A French mercy mission to Colombia to treat an ailing French-Colombian hostage held for years by Marxist rebels was clouded on Thursday by uncertainty.
A French Falcon 50 jet sent by President Nicolas Sarkozy was standing by at a Bogota military airbase since dawn, ready to fly to hostage Ingrid Betancourt, a former Colombian politician who also holds French nationality, should her captors allow it.
But there was no immediate sign of the guerrillas of the Revolutionary Armed Forces of Colombia (FARC) responding to the French overture, which was coordinated with the Colombian government, as well as Spain, Switzerland and, initially, the International Committee of the Red Cross.
Indeed, a Colombian news agency considered close to the FARC, ANNCOL, issued an editorial calling Sarkozy's mission "naive" and deploring the ICRC's participation. It said it doubted Sarkozy's sincerity.
A source in Sarkozy's office admitted earlier there was no guarantee the rebels would grant access to Betancourt, and said: "We have had no reply from the FARC."
On a trip to Romania Thursday, Sarkozy declined to give any details of the mission as it unfolded.
"I have news, but given the sensitivity of this issue, I don't want to say more. The mission is underway," he said.
On Tuesday, he had publicly pleaded with FARC leader Manuel Marulanda to release Betancourt, saying he feared that she would die in captivity.
The French-Colombian was snatched by the rebels six years ago, as she campaigned for the Colombian presidency.
She is believed to be suffering from hepatitis B and leishmania, a skin disease caused by insect bites.
Videos seized from the rebels in November showed her looking gaunt and frail. According to Colombian reports and witness accounts, she has been refusing food and medical care from the FARC from the past five weeks.
Betancourt is one of a group of 39 hostages which also includes three US defense contractors and several Colombian politicians that the FARC wants to exchange for 500 rebels held in prison.
The French jet in Colombia was carrying at least four people, among them medical personnel. A source close to the mission said the team included a French diplomat previously based at Bogota, Noel Saez.
The aircraft had been refueled and was ready to fly to the southeast Colombian town of San Jose del Guaviare, although no flight permission had yet been requested, Colombian radio station Caracol reported.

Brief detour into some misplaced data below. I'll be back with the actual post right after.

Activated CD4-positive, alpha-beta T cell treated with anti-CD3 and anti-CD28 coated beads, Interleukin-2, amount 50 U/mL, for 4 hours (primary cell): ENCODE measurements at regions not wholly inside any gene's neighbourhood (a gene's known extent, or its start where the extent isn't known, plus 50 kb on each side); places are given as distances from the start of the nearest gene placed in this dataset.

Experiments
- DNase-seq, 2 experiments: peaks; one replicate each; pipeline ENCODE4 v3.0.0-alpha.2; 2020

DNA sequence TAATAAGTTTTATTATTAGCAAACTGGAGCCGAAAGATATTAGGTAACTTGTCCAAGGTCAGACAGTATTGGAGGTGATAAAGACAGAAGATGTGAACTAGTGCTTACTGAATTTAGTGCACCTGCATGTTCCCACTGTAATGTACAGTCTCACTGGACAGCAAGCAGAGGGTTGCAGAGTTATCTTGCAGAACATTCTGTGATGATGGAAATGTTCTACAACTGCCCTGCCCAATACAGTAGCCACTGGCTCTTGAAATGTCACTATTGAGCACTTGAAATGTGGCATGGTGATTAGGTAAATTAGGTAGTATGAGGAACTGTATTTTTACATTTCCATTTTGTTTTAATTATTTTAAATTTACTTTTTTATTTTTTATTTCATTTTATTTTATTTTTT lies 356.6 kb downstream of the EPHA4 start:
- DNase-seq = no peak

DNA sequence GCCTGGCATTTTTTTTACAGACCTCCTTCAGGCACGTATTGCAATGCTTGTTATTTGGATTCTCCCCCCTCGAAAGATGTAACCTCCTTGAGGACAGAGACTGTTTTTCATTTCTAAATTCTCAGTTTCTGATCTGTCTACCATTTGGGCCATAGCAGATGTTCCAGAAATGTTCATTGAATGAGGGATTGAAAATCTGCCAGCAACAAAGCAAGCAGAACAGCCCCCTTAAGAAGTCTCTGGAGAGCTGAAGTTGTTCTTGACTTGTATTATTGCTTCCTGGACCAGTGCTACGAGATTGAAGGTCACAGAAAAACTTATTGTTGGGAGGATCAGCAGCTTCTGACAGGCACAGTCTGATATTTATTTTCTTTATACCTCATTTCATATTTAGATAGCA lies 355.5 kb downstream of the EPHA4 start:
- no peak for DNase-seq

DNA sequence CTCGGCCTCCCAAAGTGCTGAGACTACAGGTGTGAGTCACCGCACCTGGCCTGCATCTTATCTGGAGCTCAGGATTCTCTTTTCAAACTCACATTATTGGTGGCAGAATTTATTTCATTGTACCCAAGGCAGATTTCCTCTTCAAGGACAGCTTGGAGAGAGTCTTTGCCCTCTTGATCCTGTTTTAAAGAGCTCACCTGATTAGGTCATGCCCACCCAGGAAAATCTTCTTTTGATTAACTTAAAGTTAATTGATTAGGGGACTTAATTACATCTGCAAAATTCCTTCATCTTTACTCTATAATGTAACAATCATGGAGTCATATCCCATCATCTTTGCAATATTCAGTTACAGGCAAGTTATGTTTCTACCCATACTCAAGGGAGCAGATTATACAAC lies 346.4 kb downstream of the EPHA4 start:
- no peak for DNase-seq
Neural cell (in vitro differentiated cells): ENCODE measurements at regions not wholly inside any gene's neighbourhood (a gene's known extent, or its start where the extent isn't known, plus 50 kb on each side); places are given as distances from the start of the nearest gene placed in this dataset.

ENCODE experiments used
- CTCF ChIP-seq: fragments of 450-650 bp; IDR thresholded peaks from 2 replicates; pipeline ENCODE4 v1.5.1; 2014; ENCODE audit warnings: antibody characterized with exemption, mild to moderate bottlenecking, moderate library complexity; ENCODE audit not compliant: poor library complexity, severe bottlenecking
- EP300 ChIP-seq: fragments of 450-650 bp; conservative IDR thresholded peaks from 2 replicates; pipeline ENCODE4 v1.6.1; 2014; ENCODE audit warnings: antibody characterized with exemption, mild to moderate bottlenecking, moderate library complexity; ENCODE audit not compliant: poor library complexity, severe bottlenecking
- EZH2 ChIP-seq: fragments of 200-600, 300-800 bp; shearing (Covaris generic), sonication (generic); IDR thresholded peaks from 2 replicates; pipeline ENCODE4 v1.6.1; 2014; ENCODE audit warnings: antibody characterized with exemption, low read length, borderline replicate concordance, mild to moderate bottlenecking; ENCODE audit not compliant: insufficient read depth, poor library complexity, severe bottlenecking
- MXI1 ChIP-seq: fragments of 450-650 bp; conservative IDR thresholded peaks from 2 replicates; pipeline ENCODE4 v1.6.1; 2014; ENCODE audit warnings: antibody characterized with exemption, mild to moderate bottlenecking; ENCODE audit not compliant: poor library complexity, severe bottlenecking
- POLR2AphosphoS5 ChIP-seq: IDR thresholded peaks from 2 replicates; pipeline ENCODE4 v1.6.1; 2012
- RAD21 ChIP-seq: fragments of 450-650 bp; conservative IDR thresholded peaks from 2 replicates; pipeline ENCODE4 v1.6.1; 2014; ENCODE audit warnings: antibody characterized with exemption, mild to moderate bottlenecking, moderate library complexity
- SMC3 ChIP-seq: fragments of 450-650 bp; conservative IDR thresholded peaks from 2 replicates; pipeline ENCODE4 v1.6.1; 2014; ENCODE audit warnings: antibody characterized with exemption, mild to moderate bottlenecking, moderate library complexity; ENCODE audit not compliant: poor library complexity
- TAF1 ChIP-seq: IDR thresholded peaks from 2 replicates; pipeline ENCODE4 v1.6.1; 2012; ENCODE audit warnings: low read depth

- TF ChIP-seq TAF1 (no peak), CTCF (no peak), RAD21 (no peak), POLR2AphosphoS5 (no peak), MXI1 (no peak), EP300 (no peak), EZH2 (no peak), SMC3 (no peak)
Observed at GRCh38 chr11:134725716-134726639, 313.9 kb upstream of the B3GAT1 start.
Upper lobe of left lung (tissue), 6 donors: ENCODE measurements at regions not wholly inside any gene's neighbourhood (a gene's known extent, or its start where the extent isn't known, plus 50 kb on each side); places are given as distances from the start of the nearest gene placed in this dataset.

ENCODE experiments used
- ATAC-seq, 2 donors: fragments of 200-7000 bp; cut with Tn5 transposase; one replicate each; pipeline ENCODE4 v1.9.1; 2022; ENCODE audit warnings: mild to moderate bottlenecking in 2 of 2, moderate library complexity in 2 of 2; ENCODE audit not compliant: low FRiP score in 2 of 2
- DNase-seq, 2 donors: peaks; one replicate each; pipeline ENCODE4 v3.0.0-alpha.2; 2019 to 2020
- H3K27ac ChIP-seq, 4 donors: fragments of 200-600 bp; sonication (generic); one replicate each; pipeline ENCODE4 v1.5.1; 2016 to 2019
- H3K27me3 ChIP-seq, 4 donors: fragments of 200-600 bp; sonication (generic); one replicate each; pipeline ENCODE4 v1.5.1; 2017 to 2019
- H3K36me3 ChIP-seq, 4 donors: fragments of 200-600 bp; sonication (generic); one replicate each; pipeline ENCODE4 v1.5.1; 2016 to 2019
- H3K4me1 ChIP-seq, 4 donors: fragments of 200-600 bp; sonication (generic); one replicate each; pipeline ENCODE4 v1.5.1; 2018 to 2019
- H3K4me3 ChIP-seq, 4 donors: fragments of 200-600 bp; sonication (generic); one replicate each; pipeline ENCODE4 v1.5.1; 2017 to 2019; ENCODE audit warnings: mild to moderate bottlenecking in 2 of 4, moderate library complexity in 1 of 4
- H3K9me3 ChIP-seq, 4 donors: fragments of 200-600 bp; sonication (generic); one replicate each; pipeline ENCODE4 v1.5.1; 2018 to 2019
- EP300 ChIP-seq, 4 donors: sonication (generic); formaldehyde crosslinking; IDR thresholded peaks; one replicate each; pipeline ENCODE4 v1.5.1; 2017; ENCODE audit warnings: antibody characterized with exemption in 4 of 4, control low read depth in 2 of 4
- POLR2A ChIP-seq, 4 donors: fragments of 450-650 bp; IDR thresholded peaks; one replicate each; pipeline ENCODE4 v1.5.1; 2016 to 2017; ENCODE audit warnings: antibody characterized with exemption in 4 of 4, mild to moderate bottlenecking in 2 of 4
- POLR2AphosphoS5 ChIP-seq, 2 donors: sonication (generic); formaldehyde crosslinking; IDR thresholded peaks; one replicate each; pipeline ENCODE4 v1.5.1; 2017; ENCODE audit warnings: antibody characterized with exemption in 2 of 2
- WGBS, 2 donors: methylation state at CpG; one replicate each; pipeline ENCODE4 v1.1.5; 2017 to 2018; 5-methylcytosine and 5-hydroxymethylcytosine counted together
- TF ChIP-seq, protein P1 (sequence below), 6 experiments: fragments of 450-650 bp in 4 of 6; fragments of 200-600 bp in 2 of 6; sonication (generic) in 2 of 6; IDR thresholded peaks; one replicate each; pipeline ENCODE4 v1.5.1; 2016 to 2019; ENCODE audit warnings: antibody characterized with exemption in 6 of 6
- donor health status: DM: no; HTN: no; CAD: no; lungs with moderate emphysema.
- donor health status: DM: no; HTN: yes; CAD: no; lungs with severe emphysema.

A resident in the San Jose area – a dense jungle zone – has told officials he saw Betancourt just over a week ago, listless and escorted by FARC insurgents.
An AFP reporter in the town of 65,000 said preparations were underway at the airport to receive the French jet, should it arrive.
Colombia's top military commander, General Freddy Padilla, said he would put helicopters at the disposition of the mission if requested by the Red Cross.
"We would do so happily," he told reporters.
Colombian President Alvaro Uribe's government has agreed to suspend military operations against the FARC to allow the deployment of the mission, but has insisted the French team informs it exactly where it is headed.
The ICRC's representative in Colombia, Barbara Hintermann, has distanced her organization from the French-led operation, saying the rebels have given no sign of complying with its goal.
"This is an initiative by France and Switzerland. The ICRC is not involved for the moment. We need agreement from all the parties to act," she said.
Hintermann added though that the ICRC "is prepared to facilitate any initiative that could result in the liberation of the hostages."
The ICRC was involved in the release of six other FARC hostages to Venezuelan teams earlier this year.
Uribe's administration has in recent weeks been stepping up pressure on the rebels.
On March 1, it launched a raid inside neighboring Ecuador to kill the number two FARC leader, Raul Reyes.
Last week, the government suggested it would release an unspecified number of rebels from prison if Betancourt were freed.
The Marxist guerrilla movement has been fighting government forces for more than 40 years and controls huge swathes of the country.
It finances itself through the illegal drug trade and hostage-taking, and is believed to be holding in total more than 700 people. (AFP)
Doubts cloud French mercy mission to Colombia